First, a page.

Pairings/Characters (this chapter): Trey Washington, Teddy/Chuck, Steven Cawley, Jeremiah Naehring
Series Notes: My notes grew too voluminous for the header, so you can find them in a separate entry here.
Fandoms: Public Enemies/Shutter Island
Genres: Angst, AU, Drama, Hurt/Comfort, Mystery
Rating (this chapter): R
Warnings (this chapter): Holocaust imagery.
Spoilers: For Shutter Island, some scenes were tailored by me to fit this story. Nothing in this story references the major plot twist of the book or movie. I used the same settings and characters, but in a very AU way. For Public Enemies, nothing except for the ultimate fate of John Dillinger, and that’s historical fact, anyway.
General Summary: U.S. Marshals Teddy Daniels and Chuck Aule are sent to Shutter Island on a unique assignment, and while there, discover shocking answers to a decades-old mystery.
Chapter Summary: The Ashecliffe doctors tender hospitality as they invite Teddy and Chuck to dinner. Both sides learn a little more about the other.
Date Of Completion: March 26, 2010
Date Of Posting: May 6, 2010
Disclaimer: I don’t own ‘em, Dennis Lehane, Paramount, and Universal do, more’s the pity.
Word Count: 1329
Feedback welcome and appreciated.
Author’s Notes: This is a story that started running through my head as soon as I left the theater after my first viewing. Like the patients on Shutter Island, I can’t escape! ;)
The entire series can be found here.
The Negro orderly smiled as he appeared in the doorway of the bedroom. “Are you gentlemen ready?” He glanced out the window, trees swaying in gusts of wind.
“We are, Mister…?” Chuck asked.
“Trey Washington. Trey’ll do.” He was tall and rangy, his brown eyes keenly observant.
“Thanks, Trey. We need our hats and coats, huh?”
“Yes, sir. Dr. Cawley’s private quarters are in the next building over.” He was wearing his own coat and hat, ready for the outdoors.
“Great,” Chuck sighed. He didn’t want to go out in that weather if they could avoid it.
“This way, gentlemen.”
The Marshals followed Trey out into the driving wind as all three men kept firm grips on their fedoras, hurrying into the Victorian house several yards away. Their coats and hats were taken by a kitchen staffer, and they followed Trey down the hall, taking a few twists and turns. Chuck was amazed by the size of the house.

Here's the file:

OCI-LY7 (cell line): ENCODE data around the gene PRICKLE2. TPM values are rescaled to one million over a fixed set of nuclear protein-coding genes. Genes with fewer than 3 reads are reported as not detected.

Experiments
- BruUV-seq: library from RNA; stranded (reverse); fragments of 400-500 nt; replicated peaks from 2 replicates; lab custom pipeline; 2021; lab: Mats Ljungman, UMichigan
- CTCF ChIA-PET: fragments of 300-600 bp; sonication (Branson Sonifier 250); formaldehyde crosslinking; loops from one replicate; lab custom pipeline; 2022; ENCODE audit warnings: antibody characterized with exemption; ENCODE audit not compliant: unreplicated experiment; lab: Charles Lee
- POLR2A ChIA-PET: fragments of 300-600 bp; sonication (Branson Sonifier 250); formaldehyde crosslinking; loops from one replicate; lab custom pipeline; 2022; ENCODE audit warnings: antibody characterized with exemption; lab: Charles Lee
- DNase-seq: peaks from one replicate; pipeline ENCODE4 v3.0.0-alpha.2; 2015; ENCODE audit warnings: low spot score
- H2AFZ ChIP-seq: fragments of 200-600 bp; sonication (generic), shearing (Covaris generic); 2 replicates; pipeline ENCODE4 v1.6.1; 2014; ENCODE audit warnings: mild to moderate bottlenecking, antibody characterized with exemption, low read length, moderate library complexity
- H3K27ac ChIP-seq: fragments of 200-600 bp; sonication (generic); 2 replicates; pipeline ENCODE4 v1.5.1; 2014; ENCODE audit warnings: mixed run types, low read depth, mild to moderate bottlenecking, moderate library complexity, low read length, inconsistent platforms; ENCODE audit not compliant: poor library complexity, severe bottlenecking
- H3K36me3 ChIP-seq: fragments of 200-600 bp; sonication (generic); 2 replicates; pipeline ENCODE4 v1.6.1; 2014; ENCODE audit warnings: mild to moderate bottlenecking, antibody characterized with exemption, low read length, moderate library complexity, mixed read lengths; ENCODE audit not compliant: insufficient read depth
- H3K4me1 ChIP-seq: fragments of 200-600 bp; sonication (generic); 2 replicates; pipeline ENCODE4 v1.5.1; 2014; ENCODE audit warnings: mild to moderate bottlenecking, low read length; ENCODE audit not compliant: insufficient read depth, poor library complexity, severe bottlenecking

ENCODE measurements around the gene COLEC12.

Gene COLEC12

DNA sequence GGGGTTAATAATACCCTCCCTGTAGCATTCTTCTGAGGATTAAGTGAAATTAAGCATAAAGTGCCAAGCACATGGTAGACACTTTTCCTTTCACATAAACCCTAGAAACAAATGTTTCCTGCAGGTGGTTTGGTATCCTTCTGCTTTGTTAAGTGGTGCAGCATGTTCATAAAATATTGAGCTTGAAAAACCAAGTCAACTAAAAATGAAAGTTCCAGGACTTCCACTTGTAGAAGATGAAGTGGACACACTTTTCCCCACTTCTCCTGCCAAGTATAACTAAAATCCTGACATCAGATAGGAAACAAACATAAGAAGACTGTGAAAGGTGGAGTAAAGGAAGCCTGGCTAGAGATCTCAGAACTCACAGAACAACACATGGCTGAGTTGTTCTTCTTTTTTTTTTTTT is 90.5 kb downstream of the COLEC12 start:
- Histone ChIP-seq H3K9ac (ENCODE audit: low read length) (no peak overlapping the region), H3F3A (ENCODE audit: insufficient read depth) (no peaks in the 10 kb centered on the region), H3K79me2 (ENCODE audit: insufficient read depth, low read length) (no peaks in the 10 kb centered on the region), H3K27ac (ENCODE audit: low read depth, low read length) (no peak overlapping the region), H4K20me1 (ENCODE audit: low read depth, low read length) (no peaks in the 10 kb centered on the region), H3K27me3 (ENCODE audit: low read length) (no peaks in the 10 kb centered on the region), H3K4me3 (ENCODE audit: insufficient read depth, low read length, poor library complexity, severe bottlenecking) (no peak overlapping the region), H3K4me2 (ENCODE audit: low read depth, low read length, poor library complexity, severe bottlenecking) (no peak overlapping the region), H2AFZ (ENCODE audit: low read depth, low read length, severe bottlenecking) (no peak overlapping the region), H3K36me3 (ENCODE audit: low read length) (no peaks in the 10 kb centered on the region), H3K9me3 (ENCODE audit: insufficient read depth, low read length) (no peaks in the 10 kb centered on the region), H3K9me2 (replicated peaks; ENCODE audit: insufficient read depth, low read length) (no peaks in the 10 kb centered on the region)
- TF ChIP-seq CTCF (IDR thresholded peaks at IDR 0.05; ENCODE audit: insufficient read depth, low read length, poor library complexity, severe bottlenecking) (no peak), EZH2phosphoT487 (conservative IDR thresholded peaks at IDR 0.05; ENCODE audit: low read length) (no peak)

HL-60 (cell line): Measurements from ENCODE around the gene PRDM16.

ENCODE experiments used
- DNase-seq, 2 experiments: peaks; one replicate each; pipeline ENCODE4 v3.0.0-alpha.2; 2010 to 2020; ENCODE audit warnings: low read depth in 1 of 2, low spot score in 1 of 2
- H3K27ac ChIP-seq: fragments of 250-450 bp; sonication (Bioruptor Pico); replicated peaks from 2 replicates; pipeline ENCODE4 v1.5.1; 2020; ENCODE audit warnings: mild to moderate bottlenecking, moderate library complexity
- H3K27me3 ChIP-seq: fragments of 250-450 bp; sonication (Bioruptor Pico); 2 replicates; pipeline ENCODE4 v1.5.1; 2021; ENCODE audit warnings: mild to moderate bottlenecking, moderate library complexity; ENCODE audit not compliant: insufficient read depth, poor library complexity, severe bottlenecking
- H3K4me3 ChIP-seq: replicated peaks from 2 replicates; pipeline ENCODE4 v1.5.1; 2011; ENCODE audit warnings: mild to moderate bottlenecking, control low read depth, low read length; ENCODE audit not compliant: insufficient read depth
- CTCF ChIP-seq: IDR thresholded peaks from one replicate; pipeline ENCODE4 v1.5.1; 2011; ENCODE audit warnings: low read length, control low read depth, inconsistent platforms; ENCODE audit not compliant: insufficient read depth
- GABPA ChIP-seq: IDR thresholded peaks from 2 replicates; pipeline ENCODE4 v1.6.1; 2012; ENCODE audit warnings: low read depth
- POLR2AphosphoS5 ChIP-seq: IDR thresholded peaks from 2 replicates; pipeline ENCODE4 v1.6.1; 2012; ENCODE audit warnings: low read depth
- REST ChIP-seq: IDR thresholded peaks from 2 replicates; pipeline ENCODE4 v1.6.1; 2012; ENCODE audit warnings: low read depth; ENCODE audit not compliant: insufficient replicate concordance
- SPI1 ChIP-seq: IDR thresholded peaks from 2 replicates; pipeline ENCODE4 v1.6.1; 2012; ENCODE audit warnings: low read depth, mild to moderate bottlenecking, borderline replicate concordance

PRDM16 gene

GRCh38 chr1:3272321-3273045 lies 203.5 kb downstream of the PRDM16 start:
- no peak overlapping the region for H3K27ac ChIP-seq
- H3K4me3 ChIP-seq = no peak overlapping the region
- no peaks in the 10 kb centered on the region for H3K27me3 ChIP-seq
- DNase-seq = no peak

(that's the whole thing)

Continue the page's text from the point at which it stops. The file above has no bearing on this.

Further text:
They stopped at a set of intricately-carved oak double doors, the doors opening and Steven Cawley greeting them with a smile. The soft strains of classical music spilled out. “Thank you, Trey.” The orderly nodded and left.
“Wow,” Chuck said as he and Teddy followed Cawley into the outer room. “We’re in the wrong branch of public service.”
The room was richly ornate with heavy mahogany furniture, red velvet drapes, and a ceiling with teakwood chandeliers and colorful frescoes. Gilt-framed paintings lined the walls, and there was a billiards table with a red baize cloth to the left.
“The commander of this Civil War fort went all-out. When Congress got the bill, he was relieved of duty,” said Cawley amusedly.
“I can see why,” said Teddy.
Chuck looked him over surreptitiously with a practiced eye. His partner still had a headache, but it wasn’t a migraine.
Cawley led them into a room just as richly-furnished, bookshelves lining the walls. A fire crackled in the fireplace.
“What’s the music, Doctor? Brahms?” Chuck asked.
“No, it’s Mahler,” Teddy said.
Chuck smiled. He learned something new about Teddy every day.
“Let me introduce Dr. Jeremiah Naehring,” said Cawley.
A sixtyish gentleman with white hair and glasses leaned into view. He was sitting in an enormous leather chair facing the fire, and was holding a whiskey glass. His expensive suit fit his lean frame perfectly. “You are a fan of the classics, Marshal?”
Chuck felt the hairs on the back of his neck prickle. He could feel Teddy’s tension.
Once again, in perfect sync.
Something about Naehring set him on edge. Maybe it was the German accent?
“Somewhat, Doctor,” Teddy’s answered. He cocked his head. “Is that a German accent, Doctor?”
“Is not immigration from Europe legal?” Naehring asked coolly.
Chuck briefly touched Teddy’s arm, and his partner simply smiled.
Cawley crossed to the wet bar, rubbing his hands gleefully. “What’s your poison, gentlemen?”
“Um, thanks, Doc, but ginger ale’s fine.”
“Ah, duty and all. The same, Marshal Aule?”
“I’m surprised, Marshal Daniels. I thought your profession was made up of hard-drinking men,” said Naehring.
Teddy smiled. “And I’ve heard of your profession being filled with drunks and boozers.”